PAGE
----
Without going into what else we discussed, that, together with what I had seen with boys in my secondary school and the students that I taught, changed my attitude completely. The only thing, I realised, that I had learned was my unfounded discomfort with gay people, which made me indifferent to their plight. There has been a law, from the colonial days, that criminalised homosexuality as ‘sexual acts against the order of nature,’ just as there is one against sex trade or what is commonly known as prostitution. However, I have not heard of a single person who has been successfully prosecuted for these acts. We could argue that the new bill, though prescribing harsher penalties like life imprisonment, does not criminalise homosexuality anew. What it does instead, I dread to predict, is incite a hitherto indifferent public into acts of hate and discrimination against the gay community.

I must make this clear: if any gay person commits sexual offences against minors, they must be treated the same way a straight person commits sexual offences against a minor, be it a boy or girl. The alleged recruitment of minors, which the supporters state as the reason for proposing this law, remains just that: an allegation. If there is evidence, that can be proven beyond reasonable doubt, I will be here again apologizing for that. What we must recognise, as a society, is that we can’t let personal prejudices infringe the rights of other people.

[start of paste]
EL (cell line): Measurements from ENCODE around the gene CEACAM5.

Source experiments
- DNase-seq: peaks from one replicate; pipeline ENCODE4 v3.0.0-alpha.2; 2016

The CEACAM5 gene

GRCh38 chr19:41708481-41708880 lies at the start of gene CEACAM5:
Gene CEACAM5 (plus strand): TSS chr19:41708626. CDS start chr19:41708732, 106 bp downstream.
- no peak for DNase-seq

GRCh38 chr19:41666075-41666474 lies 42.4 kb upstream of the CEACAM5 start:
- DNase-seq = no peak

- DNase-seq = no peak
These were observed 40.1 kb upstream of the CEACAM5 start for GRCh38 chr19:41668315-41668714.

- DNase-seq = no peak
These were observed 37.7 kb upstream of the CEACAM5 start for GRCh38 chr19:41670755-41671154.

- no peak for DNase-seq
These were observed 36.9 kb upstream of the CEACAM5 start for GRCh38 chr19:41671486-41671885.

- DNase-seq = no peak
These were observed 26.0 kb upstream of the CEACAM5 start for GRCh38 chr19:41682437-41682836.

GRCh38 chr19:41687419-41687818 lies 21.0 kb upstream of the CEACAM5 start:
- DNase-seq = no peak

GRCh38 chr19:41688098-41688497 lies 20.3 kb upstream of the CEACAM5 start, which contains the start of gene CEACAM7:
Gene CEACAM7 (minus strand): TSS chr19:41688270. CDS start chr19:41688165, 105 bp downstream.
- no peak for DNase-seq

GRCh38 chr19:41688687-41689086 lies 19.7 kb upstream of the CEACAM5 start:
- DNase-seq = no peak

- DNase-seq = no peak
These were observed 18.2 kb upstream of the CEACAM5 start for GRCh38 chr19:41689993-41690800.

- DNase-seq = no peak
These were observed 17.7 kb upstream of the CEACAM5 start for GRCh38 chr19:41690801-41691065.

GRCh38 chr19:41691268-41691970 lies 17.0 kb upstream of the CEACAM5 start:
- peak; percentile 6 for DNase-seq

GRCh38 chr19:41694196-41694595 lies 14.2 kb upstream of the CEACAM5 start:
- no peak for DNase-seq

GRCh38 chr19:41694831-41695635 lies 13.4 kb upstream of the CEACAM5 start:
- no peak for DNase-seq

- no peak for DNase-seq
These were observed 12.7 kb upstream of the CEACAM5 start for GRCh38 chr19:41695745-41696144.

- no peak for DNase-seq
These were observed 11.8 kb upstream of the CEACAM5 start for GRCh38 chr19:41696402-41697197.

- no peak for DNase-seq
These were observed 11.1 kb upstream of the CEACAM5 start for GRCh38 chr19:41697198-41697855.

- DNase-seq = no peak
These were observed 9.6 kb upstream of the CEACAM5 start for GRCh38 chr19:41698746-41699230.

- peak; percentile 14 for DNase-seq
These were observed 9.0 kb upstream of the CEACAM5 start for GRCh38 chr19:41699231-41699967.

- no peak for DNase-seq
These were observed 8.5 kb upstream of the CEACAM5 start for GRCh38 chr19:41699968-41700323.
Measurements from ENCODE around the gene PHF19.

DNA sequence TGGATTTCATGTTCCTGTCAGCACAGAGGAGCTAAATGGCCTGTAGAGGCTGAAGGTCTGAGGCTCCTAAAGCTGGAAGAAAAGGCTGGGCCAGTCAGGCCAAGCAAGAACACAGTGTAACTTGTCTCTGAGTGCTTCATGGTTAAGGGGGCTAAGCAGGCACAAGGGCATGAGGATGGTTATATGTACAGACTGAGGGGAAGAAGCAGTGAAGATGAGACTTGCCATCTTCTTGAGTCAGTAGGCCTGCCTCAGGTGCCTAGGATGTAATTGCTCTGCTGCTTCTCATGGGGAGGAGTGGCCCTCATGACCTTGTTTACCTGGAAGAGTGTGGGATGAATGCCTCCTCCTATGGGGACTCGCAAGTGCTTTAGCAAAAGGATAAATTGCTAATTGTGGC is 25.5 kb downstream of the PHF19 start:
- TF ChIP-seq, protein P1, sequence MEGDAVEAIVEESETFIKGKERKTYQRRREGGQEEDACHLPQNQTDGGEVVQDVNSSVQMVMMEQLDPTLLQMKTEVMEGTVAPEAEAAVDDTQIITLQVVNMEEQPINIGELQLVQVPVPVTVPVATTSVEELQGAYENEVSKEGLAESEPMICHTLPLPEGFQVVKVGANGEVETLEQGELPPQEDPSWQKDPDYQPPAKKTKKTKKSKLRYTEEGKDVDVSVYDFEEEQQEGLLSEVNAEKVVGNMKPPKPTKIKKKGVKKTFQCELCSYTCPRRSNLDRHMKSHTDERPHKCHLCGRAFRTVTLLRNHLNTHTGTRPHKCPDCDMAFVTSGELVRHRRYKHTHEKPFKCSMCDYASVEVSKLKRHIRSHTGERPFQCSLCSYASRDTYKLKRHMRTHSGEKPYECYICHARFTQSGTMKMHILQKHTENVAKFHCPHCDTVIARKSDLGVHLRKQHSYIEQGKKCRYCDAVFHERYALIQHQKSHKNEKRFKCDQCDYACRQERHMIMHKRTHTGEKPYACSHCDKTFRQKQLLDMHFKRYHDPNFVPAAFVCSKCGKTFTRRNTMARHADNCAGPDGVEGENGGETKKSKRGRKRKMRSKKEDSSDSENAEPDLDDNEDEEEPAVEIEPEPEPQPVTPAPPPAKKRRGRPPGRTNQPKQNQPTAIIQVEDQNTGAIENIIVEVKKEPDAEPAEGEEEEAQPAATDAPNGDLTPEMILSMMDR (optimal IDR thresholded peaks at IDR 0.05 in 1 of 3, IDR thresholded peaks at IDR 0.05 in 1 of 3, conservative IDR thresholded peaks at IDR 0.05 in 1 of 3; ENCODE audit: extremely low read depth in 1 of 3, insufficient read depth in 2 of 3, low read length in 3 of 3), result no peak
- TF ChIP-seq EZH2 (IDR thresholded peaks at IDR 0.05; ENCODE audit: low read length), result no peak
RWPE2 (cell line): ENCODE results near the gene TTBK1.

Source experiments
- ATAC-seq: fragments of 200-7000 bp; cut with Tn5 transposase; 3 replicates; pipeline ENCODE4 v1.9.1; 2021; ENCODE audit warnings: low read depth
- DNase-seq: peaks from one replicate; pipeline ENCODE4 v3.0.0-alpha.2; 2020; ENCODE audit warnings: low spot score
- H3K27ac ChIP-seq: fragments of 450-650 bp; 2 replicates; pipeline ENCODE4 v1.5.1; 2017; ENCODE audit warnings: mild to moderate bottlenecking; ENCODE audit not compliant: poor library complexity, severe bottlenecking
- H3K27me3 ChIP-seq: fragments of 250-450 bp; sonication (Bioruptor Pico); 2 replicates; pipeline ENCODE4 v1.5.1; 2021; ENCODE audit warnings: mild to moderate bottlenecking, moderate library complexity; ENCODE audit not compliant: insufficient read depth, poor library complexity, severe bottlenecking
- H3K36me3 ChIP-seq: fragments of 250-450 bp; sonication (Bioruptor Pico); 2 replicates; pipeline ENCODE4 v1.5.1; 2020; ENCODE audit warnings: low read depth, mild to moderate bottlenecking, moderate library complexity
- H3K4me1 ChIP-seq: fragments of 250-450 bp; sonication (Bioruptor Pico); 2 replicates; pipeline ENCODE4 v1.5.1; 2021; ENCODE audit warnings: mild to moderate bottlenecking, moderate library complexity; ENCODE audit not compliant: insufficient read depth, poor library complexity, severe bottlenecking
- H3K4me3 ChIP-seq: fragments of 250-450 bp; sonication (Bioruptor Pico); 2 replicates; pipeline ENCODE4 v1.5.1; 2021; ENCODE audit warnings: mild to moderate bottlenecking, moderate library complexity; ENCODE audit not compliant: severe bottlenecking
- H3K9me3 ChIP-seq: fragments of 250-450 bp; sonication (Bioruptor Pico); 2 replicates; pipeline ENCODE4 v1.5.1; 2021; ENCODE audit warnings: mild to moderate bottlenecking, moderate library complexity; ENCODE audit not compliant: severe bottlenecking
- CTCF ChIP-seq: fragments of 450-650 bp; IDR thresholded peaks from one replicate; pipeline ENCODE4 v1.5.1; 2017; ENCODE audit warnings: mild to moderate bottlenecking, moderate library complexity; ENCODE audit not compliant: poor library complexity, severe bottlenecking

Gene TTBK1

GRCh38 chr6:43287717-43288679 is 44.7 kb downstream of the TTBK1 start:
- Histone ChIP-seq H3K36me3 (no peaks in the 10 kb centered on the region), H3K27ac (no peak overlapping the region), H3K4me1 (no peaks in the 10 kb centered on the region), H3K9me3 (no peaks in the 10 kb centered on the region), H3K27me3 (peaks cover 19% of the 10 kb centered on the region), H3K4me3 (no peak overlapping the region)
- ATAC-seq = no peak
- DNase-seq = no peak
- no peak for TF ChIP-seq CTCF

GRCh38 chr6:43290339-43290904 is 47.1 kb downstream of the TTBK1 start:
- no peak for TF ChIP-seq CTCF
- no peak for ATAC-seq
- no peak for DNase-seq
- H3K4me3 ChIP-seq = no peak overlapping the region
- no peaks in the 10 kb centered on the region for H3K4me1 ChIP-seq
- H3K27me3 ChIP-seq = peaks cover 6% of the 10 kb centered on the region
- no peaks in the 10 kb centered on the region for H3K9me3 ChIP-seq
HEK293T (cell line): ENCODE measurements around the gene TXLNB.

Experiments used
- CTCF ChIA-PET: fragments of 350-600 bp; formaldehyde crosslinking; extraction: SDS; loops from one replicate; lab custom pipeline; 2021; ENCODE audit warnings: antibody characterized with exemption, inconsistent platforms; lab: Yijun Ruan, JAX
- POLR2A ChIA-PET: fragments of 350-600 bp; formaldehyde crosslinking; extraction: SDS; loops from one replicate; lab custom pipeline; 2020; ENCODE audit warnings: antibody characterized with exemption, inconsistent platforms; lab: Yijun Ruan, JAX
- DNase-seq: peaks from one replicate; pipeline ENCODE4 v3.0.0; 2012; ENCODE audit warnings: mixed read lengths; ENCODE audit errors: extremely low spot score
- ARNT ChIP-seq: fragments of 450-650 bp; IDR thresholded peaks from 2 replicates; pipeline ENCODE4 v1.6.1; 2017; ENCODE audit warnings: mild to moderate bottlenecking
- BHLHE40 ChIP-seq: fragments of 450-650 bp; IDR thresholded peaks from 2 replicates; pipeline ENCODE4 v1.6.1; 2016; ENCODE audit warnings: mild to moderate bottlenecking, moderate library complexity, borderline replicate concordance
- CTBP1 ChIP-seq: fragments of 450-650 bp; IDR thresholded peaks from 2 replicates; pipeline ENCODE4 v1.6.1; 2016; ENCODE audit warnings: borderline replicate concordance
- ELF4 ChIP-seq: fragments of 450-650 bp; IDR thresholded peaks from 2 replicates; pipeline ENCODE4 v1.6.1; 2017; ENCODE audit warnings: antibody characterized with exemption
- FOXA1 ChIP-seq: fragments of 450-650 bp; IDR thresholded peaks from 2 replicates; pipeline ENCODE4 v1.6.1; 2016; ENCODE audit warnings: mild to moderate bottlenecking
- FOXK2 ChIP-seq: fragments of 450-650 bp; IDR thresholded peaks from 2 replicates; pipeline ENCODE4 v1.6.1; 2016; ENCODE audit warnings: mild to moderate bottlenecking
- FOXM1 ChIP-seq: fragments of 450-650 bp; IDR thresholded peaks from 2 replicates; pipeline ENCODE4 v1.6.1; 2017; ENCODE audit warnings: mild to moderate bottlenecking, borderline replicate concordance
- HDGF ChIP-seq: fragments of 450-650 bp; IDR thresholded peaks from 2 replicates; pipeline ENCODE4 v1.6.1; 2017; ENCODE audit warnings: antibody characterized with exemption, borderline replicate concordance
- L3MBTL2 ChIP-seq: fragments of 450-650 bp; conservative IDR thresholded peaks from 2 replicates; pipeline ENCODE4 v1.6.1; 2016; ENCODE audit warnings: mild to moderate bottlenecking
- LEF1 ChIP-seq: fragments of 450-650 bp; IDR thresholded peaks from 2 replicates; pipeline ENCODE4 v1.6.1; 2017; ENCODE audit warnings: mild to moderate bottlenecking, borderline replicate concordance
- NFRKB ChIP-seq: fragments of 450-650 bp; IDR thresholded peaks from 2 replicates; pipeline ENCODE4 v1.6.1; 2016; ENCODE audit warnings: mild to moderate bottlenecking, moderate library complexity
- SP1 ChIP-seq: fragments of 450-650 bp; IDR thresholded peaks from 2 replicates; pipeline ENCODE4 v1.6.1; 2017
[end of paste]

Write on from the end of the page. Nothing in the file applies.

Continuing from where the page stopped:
I have heard the proponents of the antigay bill say that gay people should not have rights. There is everything wrong with such declarations, as they are in direct violation of universal human rights declarations that Uganda has acceded to. Indeed today, the Office of the High Commissioner for Human Rights issued a statement to that effect, emphasising, “the provisions of this bill stand in clear violation of the rights to liberty, privacy, non-discrimination and freedom of expression, peaceful assembly and association protected by the Constitution of Uganda, the Universal Declaration of Human Rights, the International Covenant on Civil and Political Rights that Uganda has ratified, and by the African Charter on Human and Peoples’ Rights.

The Government has a legal obligation to prevent discrimination and cannot withhold basic rights from certain individuals because the majority disapproves of them. All people, including LGBT individuals, have the same human rights and are entitled to full protection by the State.”

 See http://www.un.org/apps/news/story.asp?NewsID=46839&Cr=homosexual&Cr1=#.Ur3qftJDsfh

Simply put: the prejudices we hold against things we do not like should not make us believe that we are right. There can be no better right than the protection of human rights of all individuals, whether we like what they do (unless it harms others or deprives others of their rights) or not. We have to make a clear distinction between belief and reason, for quite often, one begins where the other stops. Reason, not belief, is what is requied when it comes to protection of human rights.